This year’s Web buzz phrase is likely to be interactive streaming. This involves video pieces that contain chapter points for easy navigation of long programmes and triggers for other events on the Web page. These can include explanatory text and graphics, Java applications and even Flash animations – anything that can be launched by HTML hotspots.
All that has been missing until now were the professional tools to build these interactive streams. Media 100’s streaming processing suite Cleaner 5 offers the functionality, but it’s fiddly to get events precisely where you want them, and Avid’s ePublisher can only deliver corporate-level materials.
What is needed is the ability to create events directly in the NLE. Media 100 i is the first NLE that can place interactive streaming triggers – EventStreams – within video: although the actual encoding takes place within the bundled Cleaner 5.
Setting up an EventStream is extremely easy. It requires some forward planning, however, as the encoding process means a long time between making a change and seeing how the end results look on a Web page. Much-needed add-on number one: the ability to preview in a Web browser with the EventStream intact so you can tweak your media in Media 100 i or Dreamweaver concurrently.
This is not the only obvious omission. You can’t keyframe hotspots, and there’s no preview of the display text event. Annoying, but hardly surprising for a first-generation product.
The ability to work with EventStreams will make Media 100 i appeal to a wide variety of users, from Web designers who want better quality video to post people who want to expand into interactivity.
Media 100 i is available in four ‘flavours’ from the DV-only i/leDV (£2,745) to the powerful i/xr (£13,745), which even includes true online editing and an SDI port with two channels AES/EBU – audio input and output. There’s also the option of adding almost any feature from the higher flavours to the lower three.
The four options allow you tailor the system to your needs. The i/leDV will appeal to the Web community, but professional editors will want at least the second rung i/lx (£6,045 without DV option) for a breakout box, analog component I/O, 360KB/frame field data rate, EDL import/export, batch digitizing and proper audio tools (waveform, vectorscope and proc-amp). And the i/xr wouldn’t look out-of-place in a broadcast studio or Soho post house.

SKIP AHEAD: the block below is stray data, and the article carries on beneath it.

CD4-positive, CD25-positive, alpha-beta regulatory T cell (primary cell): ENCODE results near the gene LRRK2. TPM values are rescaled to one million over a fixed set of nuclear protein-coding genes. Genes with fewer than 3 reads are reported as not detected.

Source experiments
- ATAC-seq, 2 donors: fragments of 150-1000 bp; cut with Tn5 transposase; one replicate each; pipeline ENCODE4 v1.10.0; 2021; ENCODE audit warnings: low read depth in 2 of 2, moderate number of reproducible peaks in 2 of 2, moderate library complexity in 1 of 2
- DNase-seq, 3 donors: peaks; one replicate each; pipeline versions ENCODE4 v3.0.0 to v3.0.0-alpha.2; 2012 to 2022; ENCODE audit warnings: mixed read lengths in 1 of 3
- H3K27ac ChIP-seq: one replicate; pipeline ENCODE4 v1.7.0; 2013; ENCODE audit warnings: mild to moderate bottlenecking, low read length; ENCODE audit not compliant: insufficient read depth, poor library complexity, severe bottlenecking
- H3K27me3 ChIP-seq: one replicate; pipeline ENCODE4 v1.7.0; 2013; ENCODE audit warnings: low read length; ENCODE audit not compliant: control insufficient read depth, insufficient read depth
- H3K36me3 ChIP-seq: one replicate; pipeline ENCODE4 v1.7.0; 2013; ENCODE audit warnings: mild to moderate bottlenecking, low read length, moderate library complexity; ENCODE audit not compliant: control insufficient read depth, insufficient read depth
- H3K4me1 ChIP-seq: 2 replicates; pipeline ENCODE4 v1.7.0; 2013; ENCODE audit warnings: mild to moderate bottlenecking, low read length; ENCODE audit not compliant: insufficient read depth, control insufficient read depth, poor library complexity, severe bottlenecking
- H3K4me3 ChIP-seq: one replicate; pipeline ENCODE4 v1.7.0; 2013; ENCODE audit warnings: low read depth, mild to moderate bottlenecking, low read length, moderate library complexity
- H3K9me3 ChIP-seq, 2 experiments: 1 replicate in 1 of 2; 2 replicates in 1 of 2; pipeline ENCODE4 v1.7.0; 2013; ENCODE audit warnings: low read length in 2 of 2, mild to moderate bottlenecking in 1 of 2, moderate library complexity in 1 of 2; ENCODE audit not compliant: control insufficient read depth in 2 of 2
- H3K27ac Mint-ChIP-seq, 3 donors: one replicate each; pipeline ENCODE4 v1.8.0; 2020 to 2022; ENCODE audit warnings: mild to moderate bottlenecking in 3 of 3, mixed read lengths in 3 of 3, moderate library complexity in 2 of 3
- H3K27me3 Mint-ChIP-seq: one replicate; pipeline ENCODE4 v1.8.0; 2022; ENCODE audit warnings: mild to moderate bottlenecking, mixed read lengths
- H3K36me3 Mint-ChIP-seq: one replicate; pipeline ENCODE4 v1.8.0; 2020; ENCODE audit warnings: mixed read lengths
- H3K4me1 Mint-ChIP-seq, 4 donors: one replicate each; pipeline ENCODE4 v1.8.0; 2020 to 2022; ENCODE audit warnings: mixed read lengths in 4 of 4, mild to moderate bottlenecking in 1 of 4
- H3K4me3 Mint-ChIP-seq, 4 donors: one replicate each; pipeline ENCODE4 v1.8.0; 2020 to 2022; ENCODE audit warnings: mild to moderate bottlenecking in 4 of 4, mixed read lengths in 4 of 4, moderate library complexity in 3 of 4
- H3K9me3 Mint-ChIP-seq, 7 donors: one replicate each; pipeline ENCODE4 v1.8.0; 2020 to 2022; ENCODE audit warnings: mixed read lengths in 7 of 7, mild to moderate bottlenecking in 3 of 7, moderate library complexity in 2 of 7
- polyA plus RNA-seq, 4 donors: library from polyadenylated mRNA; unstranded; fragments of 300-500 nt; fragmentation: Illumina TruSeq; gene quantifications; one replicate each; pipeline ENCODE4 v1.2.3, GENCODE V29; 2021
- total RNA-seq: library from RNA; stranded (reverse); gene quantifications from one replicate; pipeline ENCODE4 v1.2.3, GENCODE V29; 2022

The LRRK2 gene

The main problem with using Media 100 i for streaming-media creation, apart from the lengthy workflow process of using Cleaner, is that it’s a Mac product. If you’re encoding QuickTime this isn’t a problem, but the codecs for Windows Media and RealVideo always lag behind the Windows versions. It’s possible to output projects to Windows PCs and encode them with Cleaner there, but this requires buying a separate version of Cleaner and fiddling around with the Media 100 transcoder – something else that needs to be addressed in the next version.
The EventStreams are not the only addition to Media 100 i. Some changes are minor, such as the movement of the monitor to a floating pane. More useful changes include the ability to export projects to After Effects with their layers intact, and real-time YUV colour correction (in the top two versions only), which even those from a Web background will easily get to grips with as it offers both levels- and curves-based correction tools as well as the basics.
Another useful addition is the replacement of Media 100’s rather lame built-in titling tools with Boris FX’s excellent Graffiti. These include a full set of titling features, including unlimited text and graphics layers along with professional style sheets and templates. All but the i/leDV version also include 3D extruded animated text and 3D DVE for text and graphics with preview – and the top two models add real-time static graphics and titles with fades. Media 100 i also ships with the Boris FX collection of excellent effects and transitions (except the i/leDV version).
The last cool new feature is AppleScript automation. Creating scripts does mean getting into the programming language, and Media 100 i only ships with nine scripts – but it has created an area on its Web site that allows users to post others. This is the latest in a long line of extremely useful extras from the company, which previously included the wonderful Video Previewer – a tool that allows users to display part of the screen in any application to the video monitor – great for seeing how graphics designed in Photoshop will look as part of your programme.
Good though these features are, they’re not going to be enough to keep happy long-term Media 100 i users with no interest in Web video. The company has bet the farm on Web streaming – so more traditional users are likely to be go elsewhere.
If you want to get into interactive Web streaming however, this is the best place to start. Although obviously a first-generation product, there’s nothing on the market that can challenge Media 100 i. Roll on version two.